Liberals are abuzz this morning about a leaked draft of an executive order (EO) that would protect religious freedom if signed by the President. Sarah Posner has a copy of the draft and contends that the EO “reveals sweeping plans by the Trump administration to legalize discrimination” against LGBT people.
I have read the draft, and it does no such thing. The order does not legalize discrimination against LGBT people. It simply says that the government cannot coerce citizens to violate their religious beliefs. Ryan Anderson has also read a draft, and his assessment is spot-on, “The executive order is good, lawful public policy. And it makes good on several promises then-candidate Trump made to his supporters.”
As Anderson points out, this draft of the EO was leaked to liberal news outlets so that they could gin-up negative publicity that might convince President Trump not to go through with it. But this EO is good policy, and the president needs to sign some version of this. For more on this, go read Ryan Anderson’s piece at The Daily Signal.
Even though I welcome this EO, I am very concerned about what this EO means. The EO was necessary in part because of regulations put in place by President Obama’s administration. One such regulation is the contraception mandate in the Affordable Care Act. But another one of equal concern is an executive order signed by President Obama in 2014.
President Obama’s executive order makes LGBT into a protected class in government contracts and hiring. And the big news this week (which almost everyone seems to have missed) is that President Trump has decided to keep Obama’s executive order in place. Rather than rescinding the order, President Trump is adding a new EO to mitigate the religious liberty problems caused by the first one. But there are at least two problems with this.
One, the next president can rescind all of these protections with the stroke of a pen. And it does little good to pass religious liberty protection that will end when the next Democratic administration begins.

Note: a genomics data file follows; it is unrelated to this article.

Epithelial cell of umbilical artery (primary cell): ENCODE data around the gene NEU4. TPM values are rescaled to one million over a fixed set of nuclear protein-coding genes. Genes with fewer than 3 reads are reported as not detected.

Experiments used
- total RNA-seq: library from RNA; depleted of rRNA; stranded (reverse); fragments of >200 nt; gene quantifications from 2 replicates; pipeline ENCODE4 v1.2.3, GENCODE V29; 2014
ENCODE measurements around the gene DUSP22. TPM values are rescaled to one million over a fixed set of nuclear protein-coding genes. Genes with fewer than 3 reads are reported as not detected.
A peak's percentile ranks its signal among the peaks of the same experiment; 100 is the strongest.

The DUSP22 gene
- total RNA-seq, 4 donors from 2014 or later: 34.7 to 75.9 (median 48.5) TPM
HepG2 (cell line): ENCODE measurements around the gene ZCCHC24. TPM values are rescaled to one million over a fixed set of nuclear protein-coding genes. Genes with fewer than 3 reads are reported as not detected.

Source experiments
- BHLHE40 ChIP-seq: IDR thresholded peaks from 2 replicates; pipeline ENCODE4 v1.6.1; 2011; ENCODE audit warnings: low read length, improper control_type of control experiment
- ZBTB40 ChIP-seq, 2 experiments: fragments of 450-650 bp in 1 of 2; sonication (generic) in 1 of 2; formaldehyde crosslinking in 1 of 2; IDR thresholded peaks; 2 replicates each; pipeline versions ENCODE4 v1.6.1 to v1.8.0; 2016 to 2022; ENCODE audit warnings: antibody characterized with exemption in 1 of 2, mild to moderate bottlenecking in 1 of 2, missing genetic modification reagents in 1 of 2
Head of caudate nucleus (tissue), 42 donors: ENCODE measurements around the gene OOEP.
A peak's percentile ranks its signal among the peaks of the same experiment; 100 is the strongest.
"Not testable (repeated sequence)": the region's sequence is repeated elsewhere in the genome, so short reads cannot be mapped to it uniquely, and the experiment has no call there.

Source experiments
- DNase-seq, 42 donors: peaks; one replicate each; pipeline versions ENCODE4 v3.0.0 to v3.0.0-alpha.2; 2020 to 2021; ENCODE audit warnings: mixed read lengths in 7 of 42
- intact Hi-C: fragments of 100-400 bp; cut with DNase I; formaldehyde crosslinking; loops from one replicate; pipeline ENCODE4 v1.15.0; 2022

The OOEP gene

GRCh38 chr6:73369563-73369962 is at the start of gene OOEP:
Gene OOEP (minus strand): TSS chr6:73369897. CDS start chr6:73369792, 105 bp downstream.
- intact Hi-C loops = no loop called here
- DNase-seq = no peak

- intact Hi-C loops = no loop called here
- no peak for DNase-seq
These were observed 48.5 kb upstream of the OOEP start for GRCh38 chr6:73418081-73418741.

Two, by keeping Obama’s EO in place, President Trump seems to be willing to accept LGBT as a protected class. And if he is willing to do that in principle, what would keep him from signing a federal regulation like ENDA which would accomplish the same thing? I have an article at The Federalist today raising this concern. And I think it’s a big one.
Religious Iiberty will be materially harmed if LGBT were ever to become a protected class in federal law. We know that because we’ve already seen what has happened in individual states that have such laws (like Washington State, where the attorney general has threatened the livelihood of an elderly flower shop owner).
Ryan Anderson is right: “Trump should… rescind former President Barack Obama’s executive actions on sexual orientation and gender identity that created many of these problems in the first place.”
Yes, we need President Trump to sign the Religious Liberty EO. But even more than that, we need him to rescind President Obama’s EO. But it doesn’t appear that President Trump is going to do that. And that should be of great concern to anyone who cares about religious liberty. The ground is shifting beneath our feet, and it is time for conservatives to raise the alarm before it’s too late.